Adds details on consolidation, comments on Mali, Grasberg mine, and Congo
JOHANNESBURG/TORONTO, Oct 7 (Reuters) – Barrick Gold ABX.TO CEO Mark Bristow on Wednesday said the gold industry in Africa should consolidate further, as he warned of a “serious reserve crisis” looming for the sector.
A dearth of exploration has seen average mine life across the gold mining sector fall from 20 years to closer to 10 years, he added, speaking at the Joburg Indaba mining conference.
“The prospect of a serious reserve crisis is looming,” said Bristow. Gold production across the industry has only increased by 1.6% every year for the past two decades, he said.
Bristow said this week’s deal between Northern Star Resources NST.AX and Saracen Mineral Holdings SAR.AX was a “great example” of industry consolidation that should be celebrated.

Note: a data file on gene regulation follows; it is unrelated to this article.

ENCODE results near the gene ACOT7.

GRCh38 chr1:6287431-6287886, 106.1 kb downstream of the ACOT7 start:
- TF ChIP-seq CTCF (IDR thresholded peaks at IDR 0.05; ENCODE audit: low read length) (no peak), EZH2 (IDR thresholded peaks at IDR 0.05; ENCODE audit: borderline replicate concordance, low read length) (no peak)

On Mali, where Barrick is among the biggest investors and operates the Loulo-Gounkoto gold mine, Bristow said the transition after an August military coup has been “very well” run.
“Everyone agrees that 18 months for transition back to full civilian rule is doable, and that’s ambitious,” Bristow said, adding that “none of the organs of state has stopped functioning.”
Bristow again signalled his appetite for acquiring Freeport-McMoran’s FCX.N Grasberg mine in Indonesia, the world’s biggest gold mine and second-biggest copper mine.
“There are not a lot around, and so by deduction of course we remain interested in being able to add to our portfolio any tier 1 asset out there,” he said.
Bristow said he has no doubt the company will be able to repatriate $500 million which belongs to its Kibali joint venture in the Congo.
“That paperwork is far down the road,” he said. At the start of July, Bristow had said the money would be cleared to leave the country “very soon”.
“There’s a fundamental recognition that to continue to attract investors into the DRC, you have to give them the right to repatriate their profits,” he said.
(Reporting by Helen Reid and Jeff Lewis; Editing by Kirsten Donovan)
((Helen.Reid@thomsonreuters.com; +27 66 156 5214;))
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